Percy Hughes joined the Lehigh faculty in 1907.
For most of his 35-year tenure on South Mountain, Percy Hughes played the role of the unabashed progressive, an outspoken advocate for social change.
“Critical inquiry should take the place of indoctrination. Such was [my] dream,” said Hughes, who was appointed in 1907 to direct the department of philosophy, education and psychology.
In 1918, more than 50 years before women joined the undergraduate ranks, he became one of the first to propose coeducation at Lehigh. He fought to eliminate compulsory chapel attendance as early as 1925, and often criticized Lehigh’s engineering curriculum because he believed it neglected to teach students how to think critically, express and defend their own opinions, and face new problems with the use of their own resources.
Despite his reputation for taking on controversial causes long before they became popular, Hughes was a highly regarded and well-liked faculty member who launched a series of general education courses that would later evolve into Lehigh’s College of Education
. A student of John Dewey and E.L. Thorndike and one of the first graduates of Columbia University’s Teachers College, Hughes was the first faculty member at Lehigh who studied education as an academic discipline.
On Friday, Oct. 9, the Lehigh community will pay tribute to the scholar in an event starting at 7 p.m. in the Asa Packer Dining Hall. Gary Sasso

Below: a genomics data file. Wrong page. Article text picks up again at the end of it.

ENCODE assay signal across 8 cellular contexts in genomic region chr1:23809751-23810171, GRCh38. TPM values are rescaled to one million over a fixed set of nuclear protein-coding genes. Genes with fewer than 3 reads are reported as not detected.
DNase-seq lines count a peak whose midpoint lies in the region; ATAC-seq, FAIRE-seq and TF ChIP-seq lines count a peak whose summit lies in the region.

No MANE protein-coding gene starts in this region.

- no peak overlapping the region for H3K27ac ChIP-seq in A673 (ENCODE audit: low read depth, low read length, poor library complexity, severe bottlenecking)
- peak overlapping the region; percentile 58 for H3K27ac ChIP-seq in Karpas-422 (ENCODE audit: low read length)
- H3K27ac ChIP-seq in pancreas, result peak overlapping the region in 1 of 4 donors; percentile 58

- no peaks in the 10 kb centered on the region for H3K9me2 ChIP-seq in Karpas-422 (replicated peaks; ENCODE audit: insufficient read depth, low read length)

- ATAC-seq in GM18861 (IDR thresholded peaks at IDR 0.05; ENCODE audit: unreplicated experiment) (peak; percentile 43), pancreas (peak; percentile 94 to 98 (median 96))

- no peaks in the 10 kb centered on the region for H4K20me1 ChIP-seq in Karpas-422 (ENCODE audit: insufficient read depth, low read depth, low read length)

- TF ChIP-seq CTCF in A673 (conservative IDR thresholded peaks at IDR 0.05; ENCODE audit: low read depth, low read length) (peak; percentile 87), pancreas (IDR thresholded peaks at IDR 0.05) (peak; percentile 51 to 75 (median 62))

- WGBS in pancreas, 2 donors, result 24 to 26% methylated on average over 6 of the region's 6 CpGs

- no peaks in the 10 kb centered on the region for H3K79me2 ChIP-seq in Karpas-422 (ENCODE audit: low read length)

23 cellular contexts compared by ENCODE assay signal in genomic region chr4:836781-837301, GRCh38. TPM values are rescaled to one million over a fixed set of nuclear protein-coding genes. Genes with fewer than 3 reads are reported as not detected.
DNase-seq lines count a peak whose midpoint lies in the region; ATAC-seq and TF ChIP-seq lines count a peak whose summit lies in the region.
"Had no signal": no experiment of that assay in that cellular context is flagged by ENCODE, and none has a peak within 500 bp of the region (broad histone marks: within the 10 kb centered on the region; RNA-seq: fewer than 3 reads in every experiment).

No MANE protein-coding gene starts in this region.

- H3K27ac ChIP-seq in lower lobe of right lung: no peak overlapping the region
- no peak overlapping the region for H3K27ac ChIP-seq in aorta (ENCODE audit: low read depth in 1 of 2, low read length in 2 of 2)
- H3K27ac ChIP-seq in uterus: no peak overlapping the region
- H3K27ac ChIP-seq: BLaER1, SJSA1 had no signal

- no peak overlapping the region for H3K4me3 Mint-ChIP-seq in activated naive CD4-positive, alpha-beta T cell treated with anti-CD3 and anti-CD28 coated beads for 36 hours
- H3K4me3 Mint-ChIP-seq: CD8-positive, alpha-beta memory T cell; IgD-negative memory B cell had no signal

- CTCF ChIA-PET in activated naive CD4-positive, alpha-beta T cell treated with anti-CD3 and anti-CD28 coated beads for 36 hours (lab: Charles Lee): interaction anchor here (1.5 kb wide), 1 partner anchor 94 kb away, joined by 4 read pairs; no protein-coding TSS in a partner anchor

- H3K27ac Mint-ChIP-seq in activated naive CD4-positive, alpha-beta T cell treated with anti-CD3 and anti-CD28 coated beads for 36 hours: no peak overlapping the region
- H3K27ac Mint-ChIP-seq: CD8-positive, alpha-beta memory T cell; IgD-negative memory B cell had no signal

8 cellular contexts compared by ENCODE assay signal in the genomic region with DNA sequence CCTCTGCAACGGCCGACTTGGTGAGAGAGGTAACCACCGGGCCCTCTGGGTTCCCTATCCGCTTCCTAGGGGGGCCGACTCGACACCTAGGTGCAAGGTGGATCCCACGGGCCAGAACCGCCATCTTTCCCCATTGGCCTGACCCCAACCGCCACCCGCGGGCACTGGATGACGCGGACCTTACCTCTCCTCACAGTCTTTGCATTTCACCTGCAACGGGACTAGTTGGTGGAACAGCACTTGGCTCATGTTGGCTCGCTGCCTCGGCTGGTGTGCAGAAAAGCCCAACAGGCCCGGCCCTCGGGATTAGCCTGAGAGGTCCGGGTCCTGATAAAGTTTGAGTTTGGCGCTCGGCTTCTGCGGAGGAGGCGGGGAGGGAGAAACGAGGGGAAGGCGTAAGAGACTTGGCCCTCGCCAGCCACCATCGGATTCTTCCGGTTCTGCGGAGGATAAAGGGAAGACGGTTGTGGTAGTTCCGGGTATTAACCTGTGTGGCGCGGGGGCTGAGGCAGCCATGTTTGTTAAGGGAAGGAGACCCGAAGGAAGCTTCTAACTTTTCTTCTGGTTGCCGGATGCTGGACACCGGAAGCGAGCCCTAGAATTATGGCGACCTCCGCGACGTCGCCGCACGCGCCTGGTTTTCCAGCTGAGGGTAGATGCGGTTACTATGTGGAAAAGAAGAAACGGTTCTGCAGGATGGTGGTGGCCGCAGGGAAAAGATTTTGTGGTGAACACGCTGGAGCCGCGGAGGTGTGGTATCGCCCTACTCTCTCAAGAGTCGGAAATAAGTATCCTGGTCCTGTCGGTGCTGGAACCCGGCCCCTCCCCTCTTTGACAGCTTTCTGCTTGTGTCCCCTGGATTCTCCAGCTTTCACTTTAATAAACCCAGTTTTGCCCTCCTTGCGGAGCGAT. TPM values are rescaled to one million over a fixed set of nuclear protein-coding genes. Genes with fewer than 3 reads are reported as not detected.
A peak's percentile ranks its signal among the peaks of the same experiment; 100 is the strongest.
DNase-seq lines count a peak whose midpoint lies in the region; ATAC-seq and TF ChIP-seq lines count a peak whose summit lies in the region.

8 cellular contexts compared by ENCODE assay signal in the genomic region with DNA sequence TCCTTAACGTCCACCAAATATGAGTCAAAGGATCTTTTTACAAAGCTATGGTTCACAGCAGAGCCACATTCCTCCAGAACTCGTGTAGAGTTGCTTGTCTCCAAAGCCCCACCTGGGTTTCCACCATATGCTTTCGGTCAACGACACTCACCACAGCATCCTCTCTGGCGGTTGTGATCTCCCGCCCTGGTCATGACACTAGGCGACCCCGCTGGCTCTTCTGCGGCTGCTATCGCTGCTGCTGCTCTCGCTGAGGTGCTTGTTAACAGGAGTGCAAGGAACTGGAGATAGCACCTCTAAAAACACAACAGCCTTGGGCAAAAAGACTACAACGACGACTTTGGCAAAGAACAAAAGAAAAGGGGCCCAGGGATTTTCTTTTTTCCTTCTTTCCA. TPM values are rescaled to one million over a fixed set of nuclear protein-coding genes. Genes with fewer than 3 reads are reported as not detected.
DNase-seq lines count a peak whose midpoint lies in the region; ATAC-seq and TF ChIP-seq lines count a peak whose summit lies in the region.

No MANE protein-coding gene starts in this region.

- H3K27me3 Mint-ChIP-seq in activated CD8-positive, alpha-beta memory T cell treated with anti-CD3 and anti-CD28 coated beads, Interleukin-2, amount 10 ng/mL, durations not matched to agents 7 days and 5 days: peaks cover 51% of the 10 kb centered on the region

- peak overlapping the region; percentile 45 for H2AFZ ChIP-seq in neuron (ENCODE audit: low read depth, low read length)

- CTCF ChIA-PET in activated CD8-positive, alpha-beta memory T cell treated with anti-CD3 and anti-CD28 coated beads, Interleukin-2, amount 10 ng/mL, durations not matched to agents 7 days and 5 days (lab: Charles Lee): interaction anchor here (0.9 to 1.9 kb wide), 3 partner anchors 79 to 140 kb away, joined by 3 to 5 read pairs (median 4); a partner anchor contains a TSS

, dean of the College of Education, will officially announce the launch of the “Percy Hughes Award for Scholarship, Humanity, and Social Change,” a new annual award dedicated to the life of the long-serving faculty member.
A pioneer who transformed Lehigh’s culture
The Hughes Award will be given to a Lehigh community member who “uses the responsibility of scholarship to pursue social change through interdisciplinary work and the free exchange of ideas,” according to a new Percy Hughes Award Web site
that details the award program. This will be the first honor awarded by Lehigh for which any current member of the entire Lehigh community is eligible.
“Percy Hughes was instrumental in helping to transform the culture of Lehigh,” says Iveta Silova, the Frank Hook Assistant Professor of Comparative and International Education. “He was really a pioneer who wasn’t afraid to roll up his sleeves and tackle real-world issues, long before they were the popular things to do.”
Silova and Will Brehm, a graduate student in the comparative and international education program, have spent the past year conducting research into the role that Hughes played in shaping the debate over the essence, value and meaning of American higher education.
“He was an environmentalist long before we learned what it meant to ‘be green,’” Brehm says. “He was the first professor to offer office hours for his students. And he was known to spark contentious debates at university-wide faculty meetings. He simply cared deeply about Lehigh and its people, and wasn’t afraid to show it.”
The Oct. 9 ceremony is open to the entire Lehigh community. Members of the Hughes family will also be in attendance for the inaugural event. More information concerning the ceremony, as well as an online nomination form
, is posted to the Percy Hughes Award Web site
. Nominations will be accepted through Nov. 10, 2009.